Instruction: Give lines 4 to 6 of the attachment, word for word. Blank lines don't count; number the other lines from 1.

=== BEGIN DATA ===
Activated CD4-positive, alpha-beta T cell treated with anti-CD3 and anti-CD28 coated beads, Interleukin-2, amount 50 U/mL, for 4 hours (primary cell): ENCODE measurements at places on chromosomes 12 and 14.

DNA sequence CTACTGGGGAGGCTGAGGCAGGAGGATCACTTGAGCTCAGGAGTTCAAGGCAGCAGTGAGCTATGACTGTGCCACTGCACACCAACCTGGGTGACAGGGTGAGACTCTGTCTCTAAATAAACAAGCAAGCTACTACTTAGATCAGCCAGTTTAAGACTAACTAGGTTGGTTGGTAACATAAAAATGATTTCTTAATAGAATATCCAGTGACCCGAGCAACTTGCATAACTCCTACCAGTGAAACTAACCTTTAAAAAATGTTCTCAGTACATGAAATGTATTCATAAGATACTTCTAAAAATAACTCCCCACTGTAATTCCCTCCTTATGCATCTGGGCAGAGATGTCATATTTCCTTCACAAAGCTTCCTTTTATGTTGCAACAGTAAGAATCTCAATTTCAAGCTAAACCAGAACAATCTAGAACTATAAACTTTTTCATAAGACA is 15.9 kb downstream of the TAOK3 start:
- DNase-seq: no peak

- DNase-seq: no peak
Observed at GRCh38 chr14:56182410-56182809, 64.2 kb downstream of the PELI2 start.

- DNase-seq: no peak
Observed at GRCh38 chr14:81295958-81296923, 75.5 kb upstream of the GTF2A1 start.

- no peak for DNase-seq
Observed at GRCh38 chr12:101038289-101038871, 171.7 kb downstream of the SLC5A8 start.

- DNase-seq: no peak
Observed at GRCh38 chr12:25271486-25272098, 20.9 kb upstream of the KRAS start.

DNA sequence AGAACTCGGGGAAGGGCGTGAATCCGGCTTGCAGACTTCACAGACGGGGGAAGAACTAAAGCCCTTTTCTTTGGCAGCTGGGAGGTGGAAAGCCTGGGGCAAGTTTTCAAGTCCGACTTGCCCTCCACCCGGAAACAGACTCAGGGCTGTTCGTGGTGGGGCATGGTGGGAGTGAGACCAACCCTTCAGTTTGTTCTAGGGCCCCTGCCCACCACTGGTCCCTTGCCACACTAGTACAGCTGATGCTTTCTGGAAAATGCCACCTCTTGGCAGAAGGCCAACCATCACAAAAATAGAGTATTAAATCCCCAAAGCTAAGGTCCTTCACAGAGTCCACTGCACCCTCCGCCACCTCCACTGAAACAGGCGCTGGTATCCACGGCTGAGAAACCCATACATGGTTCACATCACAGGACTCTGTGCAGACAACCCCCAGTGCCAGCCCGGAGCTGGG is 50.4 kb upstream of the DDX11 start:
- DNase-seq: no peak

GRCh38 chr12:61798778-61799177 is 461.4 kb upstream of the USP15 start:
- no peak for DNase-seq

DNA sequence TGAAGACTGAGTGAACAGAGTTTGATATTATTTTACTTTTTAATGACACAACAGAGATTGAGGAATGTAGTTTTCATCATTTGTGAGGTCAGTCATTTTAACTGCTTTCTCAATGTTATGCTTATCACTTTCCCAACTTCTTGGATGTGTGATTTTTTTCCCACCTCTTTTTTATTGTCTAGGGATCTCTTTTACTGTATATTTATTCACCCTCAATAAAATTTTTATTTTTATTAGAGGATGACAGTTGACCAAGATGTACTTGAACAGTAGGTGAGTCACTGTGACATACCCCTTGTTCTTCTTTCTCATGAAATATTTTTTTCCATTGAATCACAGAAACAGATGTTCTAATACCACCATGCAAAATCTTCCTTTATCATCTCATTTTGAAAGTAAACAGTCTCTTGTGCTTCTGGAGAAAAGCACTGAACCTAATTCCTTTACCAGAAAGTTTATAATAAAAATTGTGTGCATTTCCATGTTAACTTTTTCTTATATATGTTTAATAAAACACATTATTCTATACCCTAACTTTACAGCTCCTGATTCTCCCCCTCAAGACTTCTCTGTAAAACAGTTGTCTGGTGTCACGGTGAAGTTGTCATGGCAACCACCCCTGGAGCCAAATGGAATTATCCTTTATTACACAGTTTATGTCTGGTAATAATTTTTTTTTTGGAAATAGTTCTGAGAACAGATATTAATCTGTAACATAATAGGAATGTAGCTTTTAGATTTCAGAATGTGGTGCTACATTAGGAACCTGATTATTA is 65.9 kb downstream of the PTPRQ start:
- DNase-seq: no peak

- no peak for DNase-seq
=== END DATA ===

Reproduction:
- DNase-seq: no peak
Observed at GRCh38 chr14:56182410-56182809, 64.2 kb downstream of the PELI2 start.

- DNase-seq: no peak